For Immediate Release
Brooklyn New York - November 14, 2022 - The World Roma Federation has entered into an affiliation agreement with the World Fund for Development Planning as well as a separate cooperation agreement for the implementation of a special stakeholder's group within the UN System under the auspices of ECOSOC, and the High-Level Political Forum. The World Roma Federation, an international organization, is a platform for Roma civil society organizations. It is a network of Roma organizations from multiple countries who work to promote and safeguard the rights and interests of the world’s Roma communities.
The purpose of this affiliation is to strengthen relations between the World Roma Federation and WFDP for the purposes of advocacy, policy development, and joint programs of work. WFDP is an intergovernmental organization that implements its policies through more than 11,000 members in more than 35 countries.
Some of the objectives of the agreement are:
To promote intercultural dialogue.
To accelerate reduction in poverty among Roma and other disadvantaged Communities
To protect the rights of all disadvantaged persons.
To ensure the right of all Roma in Europe to an adequate standard of living.
The group emphasizes that Roma poverty is a predominantly social problem, and it must be tackled by creating a top-down mechanism. In order to accomplish its goals, the group will develop a package of policies which consist of:
Education and training; - Program of education and training to create a skilled, educated and mobile labour force.
Employment - - Creation of opportunities for employment, including policies to increase labour market participation rates among Roma (including through job vacancies)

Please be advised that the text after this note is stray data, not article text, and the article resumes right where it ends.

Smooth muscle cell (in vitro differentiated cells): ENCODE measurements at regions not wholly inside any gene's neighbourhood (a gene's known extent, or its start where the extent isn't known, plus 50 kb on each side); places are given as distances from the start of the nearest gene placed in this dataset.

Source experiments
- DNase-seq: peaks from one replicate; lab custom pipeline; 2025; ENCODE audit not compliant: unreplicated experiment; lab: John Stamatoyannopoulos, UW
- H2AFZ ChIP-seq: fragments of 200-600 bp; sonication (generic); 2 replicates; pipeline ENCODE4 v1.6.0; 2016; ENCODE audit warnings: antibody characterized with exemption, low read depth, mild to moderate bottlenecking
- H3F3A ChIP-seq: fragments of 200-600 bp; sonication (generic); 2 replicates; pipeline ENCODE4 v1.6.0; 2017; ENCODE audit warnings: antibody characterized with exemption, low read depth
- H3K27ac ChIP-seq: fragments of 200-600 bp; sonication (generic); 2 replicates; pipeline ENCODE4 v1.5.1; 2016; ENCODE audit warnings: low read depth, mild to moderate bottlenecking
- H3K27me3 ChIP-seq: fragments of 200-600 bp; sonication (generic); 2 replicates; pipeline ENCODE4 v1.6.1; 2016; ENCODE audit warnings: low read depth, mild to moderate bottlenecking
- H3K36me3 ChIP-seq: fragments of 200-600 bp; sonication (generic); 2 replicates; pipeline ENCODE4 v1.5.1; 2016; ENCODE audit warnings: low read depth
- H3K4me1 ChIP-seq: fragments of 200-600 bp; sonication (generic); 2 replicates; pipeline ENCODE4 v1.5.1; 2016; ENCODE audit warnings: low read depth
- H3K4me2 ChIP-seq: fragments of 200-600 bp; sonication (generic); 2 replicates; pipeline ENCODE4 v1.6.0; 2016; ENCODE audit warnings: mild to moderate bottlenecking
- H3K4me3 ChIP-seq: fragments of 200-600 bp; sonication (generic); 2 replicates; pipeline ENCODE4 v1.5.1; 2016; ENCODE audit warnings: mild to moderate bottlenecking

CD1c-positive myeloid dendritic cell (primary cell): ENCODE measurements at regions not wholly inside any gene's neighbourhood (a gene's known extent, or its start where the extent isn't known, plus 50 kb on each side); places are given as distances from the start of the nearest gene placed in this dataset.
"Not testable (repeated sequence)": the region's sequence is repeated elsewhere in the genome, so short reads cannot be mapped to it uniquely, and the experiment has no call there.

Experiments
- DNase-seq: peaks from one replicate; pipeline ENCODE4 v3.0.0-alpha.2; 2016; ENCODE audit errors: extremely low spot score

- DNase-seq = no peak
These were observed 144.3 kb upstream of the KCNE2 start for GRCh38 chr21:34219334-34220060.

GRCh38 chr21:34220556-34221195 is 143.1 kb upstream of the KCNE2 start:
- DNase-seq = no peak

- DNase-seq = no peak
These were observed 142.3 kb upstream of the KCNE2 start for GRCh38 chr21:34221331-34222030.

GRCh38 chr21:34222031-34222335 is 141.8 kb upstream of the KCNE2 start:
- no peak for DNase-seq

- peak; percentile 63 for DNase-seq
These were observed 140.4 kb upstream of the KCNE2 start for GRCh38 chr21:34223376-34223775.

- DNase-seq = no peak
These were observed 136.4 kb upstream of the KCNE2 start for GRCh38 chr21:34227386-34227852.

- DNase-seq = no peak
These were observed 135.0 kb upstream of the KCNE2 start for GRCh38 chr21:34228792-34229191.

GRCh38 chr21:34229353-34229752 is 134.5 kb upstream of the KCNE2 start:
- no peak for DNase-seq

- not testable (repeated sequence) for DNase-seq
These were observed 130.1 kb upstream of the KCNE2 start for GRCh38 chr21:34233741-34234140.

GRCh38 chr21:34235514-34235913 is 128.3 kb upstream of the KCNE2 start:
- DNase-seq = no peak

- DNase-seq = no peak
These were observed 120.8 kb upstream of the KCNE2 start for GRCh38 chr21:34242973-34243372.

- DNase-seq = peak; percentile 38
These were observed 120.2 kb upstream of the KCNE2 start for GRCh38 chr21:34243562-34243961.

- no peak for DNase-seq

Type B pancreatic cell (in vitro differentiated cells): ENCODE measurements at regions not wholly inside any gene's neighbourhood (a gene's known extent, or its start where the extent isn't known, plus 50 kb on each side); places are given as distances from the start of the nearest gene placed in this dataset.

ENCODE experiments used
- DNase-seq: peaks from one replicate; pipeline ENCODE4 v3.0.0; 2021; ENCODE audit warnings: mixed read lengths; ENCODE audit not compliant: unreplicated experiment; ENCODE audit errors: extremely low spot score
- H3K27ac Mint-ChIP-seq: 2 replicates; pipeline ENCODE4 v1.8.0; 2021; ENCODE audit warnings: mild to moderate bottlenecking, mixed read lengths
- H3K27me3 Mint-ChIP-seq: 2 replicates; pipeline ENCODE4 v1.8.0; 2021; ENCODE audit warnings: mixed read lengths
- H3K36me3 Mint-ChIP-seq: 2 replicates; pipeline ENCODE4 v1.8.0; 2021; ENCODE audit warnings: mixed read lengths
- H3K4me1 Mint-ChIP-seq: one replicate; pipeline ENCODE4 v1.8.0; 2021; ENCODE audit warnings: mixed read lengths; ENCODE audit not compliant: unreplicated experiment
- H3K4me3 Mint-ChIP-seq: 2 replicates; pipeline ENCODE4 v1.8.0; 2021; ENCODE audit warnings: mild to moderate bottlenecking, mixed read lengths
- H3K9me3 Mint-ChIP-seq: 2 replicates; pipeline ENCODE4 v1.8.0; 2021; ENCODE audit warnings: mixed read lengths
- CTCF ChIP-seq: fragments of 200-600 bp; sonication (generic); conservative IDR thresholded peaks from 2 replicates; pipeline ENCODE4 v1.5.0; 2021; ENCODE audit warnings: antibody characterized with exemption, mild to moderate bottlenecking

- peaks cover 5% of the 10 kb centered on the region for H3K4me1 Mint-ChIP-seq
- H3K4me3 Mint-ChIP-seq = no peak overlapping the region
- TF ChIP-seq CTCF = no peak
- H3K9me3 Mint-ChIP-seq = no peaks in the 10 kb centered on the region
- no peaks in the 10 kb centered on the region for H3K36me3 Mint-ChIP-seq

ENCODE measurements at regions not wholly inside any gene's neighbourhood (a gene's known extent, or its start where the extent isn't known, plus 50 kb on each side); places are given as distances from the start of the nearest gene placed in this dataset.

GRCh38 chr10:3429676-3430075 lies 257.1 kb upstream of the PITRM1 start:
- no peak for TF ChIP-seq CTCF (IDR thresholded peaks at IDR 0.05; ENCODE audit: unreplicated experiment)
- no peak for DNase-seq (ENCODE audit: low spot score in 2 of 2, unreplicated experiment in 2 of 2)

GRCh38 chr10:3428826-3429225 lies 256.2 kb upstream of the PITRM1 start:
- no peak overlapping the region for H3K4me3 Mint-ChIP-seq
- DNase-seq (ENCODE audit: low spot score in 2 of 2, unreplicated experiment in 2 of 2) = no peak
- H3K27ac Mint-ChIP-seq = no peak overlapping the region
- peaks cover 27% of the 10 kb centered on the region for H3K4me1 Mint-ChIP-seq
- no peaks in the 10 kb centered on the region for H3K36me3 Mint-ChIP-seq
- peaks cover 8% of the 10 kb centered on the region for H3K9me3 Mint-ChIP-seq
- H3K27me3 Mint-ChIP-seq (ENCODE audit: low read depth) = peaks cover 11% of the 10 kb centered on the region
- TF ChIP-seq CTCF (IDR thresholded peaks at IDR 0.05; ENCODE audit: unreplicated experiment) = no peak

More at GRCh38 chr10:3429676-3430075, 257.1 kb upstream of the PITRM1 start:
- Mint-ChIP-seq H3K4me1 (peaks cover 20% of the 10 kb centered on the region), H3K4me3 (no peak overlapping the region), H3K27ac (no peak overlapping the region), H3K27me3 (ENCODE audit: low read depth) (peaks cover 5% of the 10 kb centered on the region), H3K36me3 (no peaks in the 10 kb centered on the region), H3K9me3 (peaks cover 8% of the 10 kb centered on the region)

Labour market policies and access to sustainable sources of income; measures aiming at increasing productivity in the labour market which could include providing credit.
Housing and communal infrastructure
The World Roma Federation believes the EU ignores a number of factors which contribute to the Roma poverty in Europe, such as their access to natural resources, unequal distribution of land and urban space and discrimination rather than a lack of resources. A European Union report on the situation of Roma in 10 countries, published in 2016 and updated in 2022, found that Roma households suffered from a wide range of economic problems including high unemployment rates, lack of access to social transfers and an under-representation at the top levels of society. Roma people's lower level of education hinders them from finding appropriate employment. This problem is magnified by a lack of employment training programs targeted specifically towards Roma populations. Poverty is just one part of the story – some Roma believe they are in debt because they are Gypsy, which can lead them to feel ashamed or like they must hide their identity.
It is encouraging to see that more and more organizations are coming together to advocate for change. One of the group’s main goals is to have a Regional Institution for Roma Communities in Brussels, which would provide a greater degree of support and protection for Romani people in the EU. If groups like this are able to organize effectively against discrimination and prejudice head on, we imagine life for many Romani people will be a lot easier in the years to come.